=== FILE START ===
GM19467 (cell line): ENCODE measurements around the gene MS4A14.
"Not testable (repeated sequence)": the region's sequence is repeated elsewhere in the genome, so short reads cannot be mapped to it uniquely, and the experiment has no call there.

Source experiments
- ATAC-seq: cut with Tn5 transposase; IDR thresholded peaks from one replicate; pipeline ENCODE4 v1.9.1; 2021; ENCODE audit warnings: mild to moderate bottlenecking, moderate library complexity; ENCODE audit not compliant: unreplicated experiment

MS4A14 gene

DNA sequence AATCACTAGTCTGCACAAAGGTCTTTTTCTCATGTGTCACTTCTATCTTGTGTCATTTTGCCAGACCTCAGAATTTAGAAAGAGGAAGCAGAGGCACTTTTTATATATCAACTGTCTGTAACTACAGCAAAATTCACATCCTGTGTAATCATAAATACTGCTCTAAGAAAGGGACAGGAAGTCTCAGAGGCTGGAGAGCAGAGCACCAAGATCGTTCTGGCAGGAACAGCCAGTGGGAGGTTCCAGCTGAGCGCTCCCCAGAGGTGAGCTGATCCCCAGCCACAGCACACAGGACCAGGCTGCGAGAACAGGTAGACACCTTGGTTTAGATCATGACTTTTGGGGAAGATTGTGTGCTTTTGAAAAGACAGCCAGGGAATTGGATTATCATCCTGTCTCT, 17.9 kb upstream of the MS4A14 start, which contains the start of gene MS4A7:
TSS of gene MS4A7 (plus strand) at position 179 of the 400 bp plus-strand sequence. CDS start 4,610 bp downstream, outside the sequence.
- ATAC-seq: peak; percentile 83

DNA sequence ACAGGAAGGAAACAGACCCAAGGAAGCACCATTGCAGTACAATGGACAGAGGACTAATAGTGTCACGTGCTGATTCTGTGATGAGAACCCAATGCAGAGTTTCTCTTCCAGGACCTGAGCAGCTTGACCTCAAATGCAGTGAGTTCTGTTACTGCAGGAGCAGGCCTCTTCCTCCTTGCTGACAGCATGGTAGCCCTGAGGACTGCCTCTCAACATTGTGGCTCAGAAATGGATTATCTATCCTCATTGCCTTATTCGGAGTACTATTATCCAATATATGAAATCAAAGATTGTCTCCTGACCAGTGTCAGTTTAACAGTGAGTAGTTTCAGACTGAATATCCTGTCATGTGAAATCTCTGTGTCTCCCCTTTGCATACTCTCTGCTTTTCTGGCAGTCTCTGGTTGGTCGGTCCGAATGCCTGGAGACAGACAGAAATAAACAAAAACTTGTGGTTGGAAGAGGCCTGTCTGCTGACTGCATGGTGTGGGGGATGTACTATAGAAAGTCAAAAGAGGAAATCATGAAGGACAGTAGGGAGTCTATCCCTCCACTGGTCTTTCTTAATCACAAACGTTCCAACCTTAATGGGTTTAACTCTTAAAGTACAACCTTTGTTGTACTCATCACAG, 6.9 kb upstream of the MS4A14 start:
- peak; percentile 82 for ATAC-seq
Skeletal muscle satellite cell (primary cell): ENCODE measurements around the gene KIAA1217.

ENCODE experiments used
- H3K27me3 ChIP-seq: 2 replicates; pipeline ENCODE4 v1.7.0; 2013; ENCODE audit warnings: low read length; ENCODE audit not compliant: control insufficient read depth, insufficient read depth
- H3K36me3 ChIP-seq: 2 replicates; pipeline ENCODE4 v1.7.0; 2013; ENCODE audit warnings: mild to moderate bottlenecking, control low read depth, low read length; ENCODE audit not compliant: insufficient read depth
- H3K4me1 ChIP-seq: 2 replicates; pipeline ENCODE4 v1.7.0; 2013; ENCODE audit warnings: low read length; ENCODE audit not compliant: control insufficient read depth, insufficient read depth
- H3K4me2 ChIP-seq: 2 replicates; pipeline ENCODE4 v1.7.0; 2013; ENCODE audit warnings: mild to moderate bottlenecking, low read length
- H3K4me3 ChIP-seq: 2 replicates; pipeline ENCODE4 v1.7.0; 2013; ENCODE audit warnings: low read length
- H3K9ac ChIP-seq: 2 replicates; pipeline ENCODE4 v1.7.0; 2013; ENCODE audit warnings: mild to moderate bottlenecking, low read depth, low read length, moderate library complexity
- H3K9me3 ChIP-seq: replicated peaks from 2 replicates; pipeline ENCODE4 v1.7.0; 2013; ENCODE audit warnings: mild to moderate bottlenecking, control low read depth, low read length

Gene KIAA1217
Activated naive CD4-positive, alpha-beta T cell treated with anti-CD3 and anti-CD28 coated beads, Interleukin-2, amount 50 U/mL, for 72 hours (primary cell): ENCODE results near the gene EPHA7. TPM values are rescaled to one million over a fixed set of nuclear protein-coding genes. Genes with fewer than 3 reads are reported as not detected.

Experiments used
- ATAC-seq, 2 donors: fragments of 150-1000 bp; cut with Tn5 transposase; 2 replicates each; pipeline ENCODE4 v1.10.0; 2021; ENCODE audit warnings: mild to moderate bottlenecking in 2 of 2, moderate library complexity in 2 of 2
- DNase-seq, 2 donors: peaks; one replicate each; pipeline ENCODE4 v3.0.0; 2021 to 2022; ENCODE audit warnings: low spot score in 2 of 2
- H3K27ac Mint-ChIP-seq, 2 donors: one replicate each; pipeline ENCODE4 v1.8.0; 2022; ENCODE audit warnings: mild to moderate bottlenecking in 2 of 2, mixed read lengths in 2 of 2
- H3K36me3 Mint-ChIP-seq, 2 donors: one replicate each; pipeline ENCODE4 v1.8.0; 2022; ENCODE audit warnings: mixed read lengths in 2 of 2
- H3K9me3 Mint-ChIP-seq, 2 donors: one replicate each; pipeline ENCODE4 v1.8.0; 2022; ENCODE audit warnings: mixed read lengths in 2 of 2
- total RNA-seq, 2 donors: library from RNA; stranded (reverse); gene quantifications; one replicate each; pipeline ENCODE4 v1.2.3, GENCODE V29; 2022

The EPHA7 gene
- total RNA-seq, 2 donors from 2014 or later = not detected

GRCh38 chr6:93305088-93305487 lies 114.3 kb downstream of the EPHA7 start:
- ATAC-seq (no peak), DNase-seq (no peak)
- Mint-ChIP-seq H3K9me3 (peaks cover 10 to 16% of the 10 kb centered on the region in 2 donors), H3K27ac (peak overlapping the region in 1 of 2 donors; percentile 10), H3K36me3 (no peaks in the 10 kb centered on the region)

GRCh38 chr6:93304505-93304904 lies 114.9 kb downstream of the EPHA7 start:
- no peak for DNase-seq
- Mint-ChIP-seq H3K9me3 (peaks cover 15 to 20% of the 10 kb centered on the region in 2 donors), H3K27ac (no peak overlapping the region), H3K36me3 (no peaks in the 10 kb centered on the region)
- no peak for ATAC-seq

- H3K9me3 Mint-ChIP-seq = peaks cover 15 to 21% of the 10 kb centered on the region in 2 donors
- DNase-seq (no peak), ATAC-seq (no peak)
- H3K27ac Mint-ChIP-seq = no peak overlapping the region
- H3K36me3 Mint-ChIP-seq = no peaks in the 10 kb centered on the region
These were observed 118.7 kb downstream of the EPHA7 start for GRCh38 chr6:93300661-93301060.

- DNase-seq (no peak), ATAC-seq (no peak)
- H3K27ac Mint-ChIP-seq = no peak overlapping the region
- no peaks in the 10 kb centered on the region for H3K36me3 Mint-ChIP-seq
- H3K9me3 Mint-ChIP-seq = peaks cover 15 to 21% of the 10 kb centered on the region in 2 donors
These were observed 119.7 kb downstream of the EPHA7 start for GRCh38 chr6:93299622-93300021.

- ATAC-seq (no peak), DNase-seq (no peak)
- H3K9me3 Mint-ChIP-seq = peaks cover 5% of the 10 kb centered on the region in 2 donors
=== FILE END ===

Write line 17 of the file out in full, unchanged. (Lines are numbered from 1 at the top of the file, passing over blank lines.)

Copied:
- H3K4me3 ChIP-seq: 2 replicates; pipeline ENCODE4 v1.7.0; 2013; ENCODE audit warnings: low read length